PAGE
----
Across the US, bees are dying because of a phenomenon known as Colony Collapse Disorder (CCD). This disorder is characterized by adult worker bees going out to obtain pollen and not being able to find their way back to the hive. The colony is left in a weaker state because it is without all or most of its productive adult members, and sooner or later breaks down.

 In a 2009 report by Raymond Cloyd, Associate Professor for the Department of Entomology Extension at Kansas State University, the loss of honeybees in the US was estimated at 30-90%, depending on the area.

  However, according to John Timmons, President of the Three Rivers Beekeepers in St. Peters, MO, beekeepers in Missouri are reporting that their bees are less affected by CCD. What makes Missouri different than other states?

 Timmons tells SciJourner that in Missouri there are far less commercial beekeepers than in many other states, and most are hobbyists. Elsewhere, commercial beekeepers take their bees to states as far away as Florida and California to pollinate major crops. These keepers experience CCD more than the hobbyists; their bees undergo significantly more stress from the long travels. Timmons went on to say that the smaller hobbyist keepers in Missouri are able to take better and closer care of their honeybees and, therefore, stress does not build on their bees.

 “It seems the smaller beekeepers spend more time per hive and are more aware of what is going on inside their hives,” says Joyce Sammons, a honeybee keeper in St. Charles County, MO.

  Researchers at the University of Missouri Extension believe that, among other causes, the main reason for CCD is insecticides. Pesticides, mites, and the transportation of bees for pollination are creating a lot of stress on commercial bees and colonies. This adds to their already declining condition.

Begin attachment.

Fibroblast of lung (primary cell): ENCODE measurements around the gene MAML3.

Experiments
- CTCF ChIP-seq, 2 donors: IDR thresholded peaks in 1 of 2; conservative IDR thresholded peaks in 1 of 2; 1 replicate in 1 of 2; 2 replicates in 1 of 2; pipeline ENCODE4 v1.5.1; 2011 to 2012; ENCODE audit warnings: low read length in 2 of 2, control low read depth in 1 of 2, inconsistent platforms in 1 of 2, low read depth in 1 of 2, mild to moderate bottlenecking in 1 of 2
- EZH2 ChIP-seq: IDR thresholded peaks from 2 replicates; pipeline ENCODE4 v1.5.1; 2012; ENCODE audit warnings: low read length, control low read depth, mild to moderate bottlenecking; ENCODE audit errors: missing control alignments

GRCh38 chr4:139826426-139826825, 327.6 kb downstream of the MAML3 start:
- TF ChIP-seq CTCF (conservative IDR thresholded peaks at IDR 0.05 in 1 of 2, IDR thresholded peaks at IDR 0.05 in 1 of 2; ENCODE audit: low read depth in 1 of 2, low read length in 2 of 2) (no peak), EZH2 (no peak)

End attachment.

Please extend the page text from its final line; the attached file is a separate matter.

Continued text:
Most researchers agree with these causes, including those at the University of Florida's Institute of Food and Agricultural Sciences (IFAS) Extension and the US Department of Agriculture (USDA).

  “[Bee] pollination is responsible for $15 billion in added crop value,” according to the USDA. “The bee industry is facing difficulty meeting the demand for pollination.”

 Assistant professor Jamie Ellis of the IFAS Extension indicates that the loss of honeybees “signal a decline in the health of our environment. Honey bees are biological indicators, meaning that their status is a reflection of the health of the general environment.”

  CCD is “a double-edged sword,” concludes Timmons. While it is bad that bees are disappearing and the population is steadily declining, all the press about CCD has encouraged more people to become interested in bee keeping. In addition, Timmons reports that several people joined his organization when they learned of it. 

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  1. An excellent article on CCD. But I would still like more credible sources to explain why or how Missouri has not experienced such bad losses due to CCD. Do those local beekeepers reflect the consensus of scientific research on the topic?

  2. This is a very interesting article that has made me aware of a problem in our environment that i didn’t know about previoulsy. But why isn’t this problem as significant in MO? Otherwise it is very well done

  3. I like reading this article, I thought it was really well written but it made me wonder, is there anything that can reverse the effects of CCD for the bees?